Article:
SEDULIUS, Coelius or Caelius (a praenomen of doubtful authenticity), a Christian poet of the first half of the 5th century, is termed a presbyter by Isidore of Seville and in the Gelasian decree. He must not be confused with Sedulius the Irish-Scot grammarian of the 9th century. His fame rests mainly upon a long poem, Carmen paschale, based on the four gospels. In style a bombastic imitator of Virgil, he shows, nevertheless, a certain freedom in the handling of the Biblical story, and the poem soon became a quarry for the minor poets. A hymn by Sedulius in honour of Christ, consisting of twenty-three quatrains of iambic dimeters, has partly passed into the liturgy, the first seven quatrains forming the Christmas hymn A solis ortus cardine, and some later ones the Epiphany hymn, Hostis Herodes impie. A Veteris et novi Testamenti collatio in elegiac couplets has also come down, but we have no grounds for ascribing to him the Virgilian cento, De verbi incarnatione.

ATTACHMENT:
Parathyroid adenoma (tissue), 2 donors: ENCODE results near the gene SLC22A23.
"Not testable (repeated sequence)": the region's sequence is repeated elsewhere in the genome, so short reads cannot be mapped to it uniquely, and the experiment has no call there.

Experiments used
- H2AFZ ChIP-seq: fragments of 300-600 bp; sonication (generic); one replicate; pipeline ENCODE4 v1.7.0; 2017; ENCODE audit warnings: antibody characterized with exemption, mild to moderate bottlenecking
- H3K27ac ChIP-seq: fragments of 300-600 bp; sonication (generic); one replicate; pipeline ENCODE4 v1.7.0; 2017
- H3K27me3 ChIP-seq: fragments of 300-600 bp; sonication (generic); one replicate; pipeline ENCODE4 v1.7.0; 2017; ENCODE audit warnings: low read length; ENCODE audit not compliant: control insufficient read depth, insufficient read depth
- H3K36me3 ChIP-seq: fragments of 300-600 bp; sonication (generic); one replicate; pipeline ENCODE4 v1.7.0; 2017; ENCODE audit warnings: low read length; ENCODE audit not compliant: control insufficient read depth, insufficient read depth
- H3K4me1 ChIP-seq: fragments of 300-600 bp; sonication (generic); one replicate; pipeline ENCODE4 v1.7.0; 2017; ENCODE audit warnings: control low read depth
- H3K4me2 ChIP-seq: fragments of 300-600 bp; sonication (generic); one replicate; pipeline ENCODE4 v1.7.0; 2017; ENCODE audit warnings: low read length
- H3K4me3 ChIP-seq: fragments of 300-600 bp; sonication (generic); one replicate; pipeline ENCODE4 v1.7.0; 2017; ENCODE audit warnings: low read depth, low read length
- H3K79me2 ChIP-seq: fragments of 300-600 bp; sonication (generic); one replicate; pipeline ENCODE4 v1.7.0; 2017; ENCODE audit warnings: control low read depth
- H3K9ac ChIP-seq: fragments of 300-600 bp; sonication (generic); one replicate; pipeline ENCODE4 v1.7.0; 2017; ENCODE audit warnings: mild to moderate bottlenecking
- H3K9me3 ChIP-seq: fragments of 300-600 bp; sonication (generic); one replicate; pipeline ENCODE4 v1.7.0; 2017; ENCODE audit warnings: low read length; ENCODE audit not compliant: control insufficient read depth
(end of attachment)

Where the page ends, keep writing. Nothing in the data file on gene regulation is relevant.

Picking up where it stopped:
Sedulius's works were edited by F. Arevalo (Rome, 1794), reprinted in P. Migne's Patrol. Lat. vol. xix.; and finally by J. Huemer (Vienna, 1885). See J. Huemer, De Sedulii poëtae vita et scriptis commentatio (Vienna, 1878); M. Manitius, Geschichte der christlich-lateinischen Poesie (Stuttgart, 1891); Teuffel-Schwabe, Hist. of Roman Lit. (Eng. trans.), 473; Herzog-Hauck, Realencyklopädie für protestantische Theologie, xviii. (Leipzig, 1900); Smith and Wace, Dictionary of Christian Biography (1887).